Sigrid Hjertén was an artist who was one of the leading figures of the Swedish modernist avant-garde movement. She was particularly acclaimed for her expressive use of colour.
Sigrid Hjertén was born in 1885 and grew up in Sundsvall. Her mother, Maria Rahm, belonged to a well-to-do family from the town. Her maternal uncle Johan Ulric Rahm was a successful merchant and member of the town council. Sigrid Hjertén’s father, Svante Hjertén, who was of a more modest background, was a lawyer who was also deputy-chief district judge. He was significantly older than his wife, who died of tuberculosis when Sigrid Hjertén was only 2 years old. In 1897 her father remarried, to Tora Östberg, who was the sister of the architect Ragnar Östberg. The family moved to Stockholm that same year. Two new additions arrived in the family, namely Sigrid Hjertén’s half-siblings.
It is generally believed that Sigrid Hjertén’s 1909-1911 period as a student at Henri Matisse’s academy in Paris was decisive in terms of her artistic development. However, the thorough artistic training she had previously gained at the Högre konstindustriella skola (advanced commercial arts school) in Stockholm – where her main subject was art – is of equal importance. Through Ragnar Östberg, Sigrid Hjertén was introduced to a circle of authors, architects, and artists including Carl Eldh who became one of her mentors. Eldh recommended Sigrid Hjertén for a post at Giöbel’s textile company, and there she designed patterns for tapestries. She exhibited her own work at the Konstindustriutställning (commercial arts exhibition) in Stockholm in the spring of 1909.
Sigrid Hjertén’s time in Paris marked her in several ways. She made lots of new friends within the Scandinavian artists’ circle which attended Matisse’s school. It was there that she also met the man she would marry, the painter Isaac Grünewald who was four years her junior. The couple married shortly after they returned to Sweden in the autumn of 1911 – and this was also when their son Iván was born.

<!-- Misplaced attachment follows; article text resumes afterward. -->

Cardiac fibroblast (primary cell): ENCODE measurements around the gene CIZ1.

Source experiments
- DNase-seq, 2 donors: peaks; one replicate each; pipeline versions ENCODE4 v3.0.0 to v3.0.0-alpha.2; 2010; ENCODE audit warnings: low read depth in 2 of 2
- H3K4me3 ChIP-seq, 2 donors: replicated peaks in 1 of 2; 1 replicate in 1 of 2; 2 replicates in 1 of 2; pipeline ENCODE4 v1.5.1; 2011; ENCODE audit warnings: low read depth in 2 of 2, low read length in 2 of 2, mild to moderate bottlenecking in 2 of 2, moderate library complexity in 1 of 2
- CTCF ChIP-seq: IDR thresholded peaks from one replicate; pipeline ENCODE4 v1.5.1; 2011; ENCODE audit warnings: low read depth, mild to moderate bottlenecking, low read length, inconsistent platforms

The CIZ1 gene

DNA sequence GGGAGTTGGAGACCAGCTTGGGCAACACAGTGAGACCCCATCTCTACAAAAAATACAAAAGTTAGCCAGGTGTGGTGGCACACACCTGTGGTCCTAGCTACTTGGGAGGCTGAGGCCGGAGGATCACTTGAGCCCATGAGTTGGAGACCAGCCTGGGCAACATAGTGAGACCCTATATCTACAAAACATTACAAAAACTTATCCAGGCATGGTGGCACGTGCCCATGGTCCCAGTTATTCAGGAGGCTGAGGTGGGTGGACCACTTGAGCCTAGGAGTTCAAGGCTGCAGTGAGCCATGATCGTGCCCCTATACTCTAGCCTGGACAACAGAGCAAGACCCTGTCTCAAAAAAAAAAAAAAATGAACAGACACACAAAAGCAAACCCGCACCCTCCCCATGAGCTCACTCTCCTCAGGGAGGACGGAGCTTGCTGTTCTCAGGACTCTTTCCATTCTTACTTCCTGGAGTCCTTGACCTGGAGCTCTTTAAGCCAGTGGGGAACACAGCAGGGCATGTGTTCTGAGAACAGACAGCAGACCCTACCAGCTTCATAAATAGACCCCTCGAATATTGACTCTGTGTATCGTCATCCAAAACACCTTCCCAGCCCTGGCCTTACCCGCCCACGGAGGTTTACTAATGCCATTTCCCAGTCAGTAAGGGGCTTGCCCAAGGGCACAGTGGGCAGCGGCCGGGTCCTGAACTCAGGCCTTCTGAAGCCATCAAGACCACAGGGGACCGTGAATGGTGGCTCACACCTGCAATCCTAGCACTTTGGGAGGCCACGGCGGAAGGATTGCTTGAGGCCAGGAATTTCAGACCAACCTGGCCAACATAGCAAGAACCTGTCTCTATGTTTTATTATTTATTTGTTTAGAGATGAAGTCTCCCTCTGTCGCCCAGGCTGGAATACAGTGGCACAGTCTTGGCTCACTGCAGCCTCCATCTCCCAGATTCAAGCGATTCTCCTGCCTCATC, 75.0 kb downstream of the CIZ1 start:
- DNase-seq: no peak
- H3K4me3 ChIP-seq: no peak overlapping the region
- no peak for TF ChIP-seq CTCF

During the 1910s Sigrid Hjertén was very active artistically. It was at this time that she became publicly recognised, not just in Sweden but also internationally. Together with Isaac Grünewald and other ‘Matisse-students’ she displayed her work in a series of exhibitions throughout Scandinavia. Being a member of the group which exhibited at Galeri Der Sturm in Berlin also made her more widely known internationally.
Big city life in all its aspects came to play a central role in the lives of modernist artists and city imagery quickly became a recurring theme in Sigrid Hjertén’s art. During the war years she painted the surroundings near Slussen (in Stockholm) which she viewed from her first studio near Kornhamnstorg, and later the view from her apartment on Katarinavägen. She reproduced the intense productivity down at Stadsgårdskajen (city docks) where goods were transferred off trains by cranes and loaded onto waiting boats in the harbour. What differentiates her paintings from similar images by Isaac Grünewald and Einar Jolin is the refined aerial perspective and her feeling for atmospheric effects. She was never afraid of using a powerful colour-scheme, as seen in Skördemaskiner i stadsgården and in Kajen, both from 1915.